Responding to Christopher D. Sessums:
1. A Book that Changed Your Life
I would have to say that the single most important book I have read was a textbook by Eleanor Maclean called Between the Lines. It was written for an Atlantic Canadian audience, though I read it while in Edmonton when I first started working for the student newspaper. What was significant about the work was that it was my first introduction to informal reasoning and logical fallacies. Many of the examples came from the media and showed how the newspaper coverage was skewed to misrepresent arguments or to favour a certain position.
I would have to include in this category the tandem of Rene Descartes, Meditations on First Philosophy, and David Hume, an Enquiry Concerning Human Understanding (even though I have much more affinity with the Hume of the Treatise than of the Enquiry). The debate back and forth between deductive knowledge of the world and philosophical scepticism let me through an enquiry that led, ultimately, to my own views on knowledge and learning.
Arthur C. Clark's A Fall of Moondust and John Christopher's The White Mountains were my introduction to science fiction (and I have subsequently read more in that genre than any other).
2. A Book You've Read More Than Once
I don't often read books more than once; usually this is reserved for science fiction, which I skip through with no real attempt to remember.
The most recent book I reread in that fashion was John Varley's Steel Beach, a story of angst and meaninglessness on a Mars colony after the alien destruction of Earth and occupation of the solar system, told from the point of view of a journalist from the News Nipple.
3. A Book You'd Take onto a Desert Island
I would most likely opt for Encyclopedia Britannica. I am very practical. The question always assumes we would be on the island for a very long time. This selection represents an enormous amount of reading, is really useful, would allow me to browse about randomly, and which could be reread constantly before the contents are fully mastered.
I read World Book over a number of years and consumed various editions of the World Almanac in much the same fashion, though these would now be too simple for desert island reading. The Encyclopedia of Philosophy would have been a candidate but is now too familiar to me for much rereading.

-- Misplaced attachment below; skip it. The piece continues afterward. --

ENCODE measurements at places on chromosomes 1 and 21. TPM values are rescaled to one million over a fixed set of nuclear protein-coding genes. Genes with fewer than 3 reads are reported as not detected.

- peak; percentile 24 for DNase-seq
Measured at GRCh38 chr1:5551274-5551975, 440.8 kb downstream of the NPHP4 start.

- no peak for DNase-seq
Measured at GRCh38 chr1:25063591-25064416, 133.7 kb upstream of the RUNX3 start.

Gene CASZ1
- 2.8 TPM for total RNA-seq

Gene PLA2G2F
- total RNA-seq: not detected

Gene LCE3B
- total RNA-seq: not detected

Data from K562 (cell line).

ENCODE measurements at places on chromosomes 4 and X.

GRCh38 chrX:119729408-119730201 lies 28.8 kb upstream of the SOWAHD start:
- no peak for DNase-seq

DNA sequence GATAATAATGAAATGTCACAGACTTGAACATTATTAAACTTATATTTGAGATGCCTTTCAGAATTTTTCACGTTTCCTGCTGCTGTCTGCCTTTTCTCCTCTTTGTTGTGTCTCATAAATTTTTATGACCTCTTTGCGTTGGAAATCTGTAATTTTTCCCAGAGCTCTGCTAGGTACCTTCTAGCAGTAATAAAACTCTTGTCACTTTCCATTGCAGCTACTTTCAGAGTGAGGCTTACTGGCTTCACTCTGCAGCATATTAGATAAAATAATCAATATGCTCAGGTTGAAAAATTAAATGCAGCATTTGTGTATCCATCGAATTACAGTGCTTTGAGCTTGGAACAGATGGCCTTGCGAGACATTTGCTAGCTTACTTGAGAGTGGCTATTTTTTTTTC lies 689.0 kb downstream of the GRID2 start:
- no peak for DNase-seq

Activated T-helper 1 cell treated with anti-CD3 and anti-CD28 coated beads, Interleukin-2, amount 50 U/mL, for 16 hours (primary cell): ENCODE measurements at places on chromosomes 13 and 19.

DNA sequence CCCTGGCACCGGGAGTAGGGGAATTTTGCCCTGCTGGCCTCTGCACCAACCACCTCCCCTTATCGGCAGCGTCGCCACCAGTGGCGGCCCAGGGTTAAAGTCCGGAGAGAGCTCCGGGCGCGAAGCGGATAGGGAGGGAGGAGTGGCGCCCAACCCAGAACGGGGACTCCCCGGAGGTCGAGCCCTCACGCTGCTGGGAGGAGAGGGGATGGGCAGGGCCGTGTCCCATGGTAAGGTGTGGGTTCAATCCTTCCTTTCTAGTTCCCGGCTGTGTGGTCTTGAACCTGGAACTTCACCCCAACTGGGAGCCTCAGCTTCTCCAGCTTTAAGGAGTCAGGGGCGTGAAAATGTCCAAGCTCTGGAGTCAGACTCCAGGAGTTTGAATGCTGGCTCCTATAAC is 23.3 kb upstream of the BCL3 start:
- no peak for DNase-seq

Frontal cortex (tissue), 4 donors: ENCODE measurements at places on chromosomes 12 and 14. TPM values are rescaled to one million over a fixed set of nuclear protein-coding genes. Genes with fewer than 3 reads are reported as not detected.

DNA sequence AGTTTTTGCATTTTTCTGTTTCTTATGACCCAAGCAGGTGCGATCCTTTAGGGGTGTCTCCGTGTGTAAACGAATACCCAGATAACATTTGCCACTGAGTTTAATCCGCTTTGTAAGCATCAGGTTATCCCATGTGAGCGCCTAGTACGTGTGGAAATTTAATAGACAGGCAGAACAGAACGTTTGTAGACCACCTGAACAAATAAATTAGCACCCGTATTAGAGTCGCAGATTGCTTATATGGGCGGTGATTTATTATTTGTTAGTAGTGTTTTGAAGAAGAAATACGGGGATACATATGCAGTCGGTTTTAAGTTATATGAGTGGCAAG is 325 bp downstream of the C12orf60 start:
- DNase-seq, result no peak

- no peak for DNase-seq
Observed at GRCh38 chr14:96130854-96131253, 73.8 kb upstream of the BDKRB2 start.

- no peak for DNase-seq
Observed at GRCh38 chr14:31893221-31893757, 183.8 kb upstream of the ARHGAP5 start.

If I couldn't have the encyclopedia then I would opt for the Oxford English Dictionary, for much the same reasons. Other candidates would be the Canadian Rubber Company (CRC) Handbook of Chemistry and Physics, the Advanced Larousse French-English English-French dictionary, and others.
4. A Book That Made You Laugh
The Complete Calvin and Hobbes by Bill Watterson. No contest, really.
5. A Book That Made You Cry
Books don't make me cry. Well, maybe Hughes and Cresswell's Advanced Modal Logic, because it was so badly written and was a required course text.
6. A Book You Wish Had Been Written
Again, I am pretty practical. And, as with any 'wish' question, the first choice has to be:
How to Get Three More Wishes
Once I have the wishes, I would then ask for books on how to live forever if I want to, how to read minds, how to fly, how to ensure world peace and harmony, feed the poor, learning the meaning of life, you know, all the usual.If I am restricted to books that might actually be written, I think Jesus: An Autobiography would be interesting (I would have said Caesar, but he did that).
7. A Book You Wish Had Never Been Written
8. A Book You're Currently Reading
9. A Book You've Been Meaning To Read
Hm. Nothing really springs to mind. Perhaps some Ernest Hemmingway. Or Mickey Spillane, of whom I've read none.
10. Now Tag Five People You Want to Hear FromI don't tag. I will allow my five, therefore, to be self-nominating.
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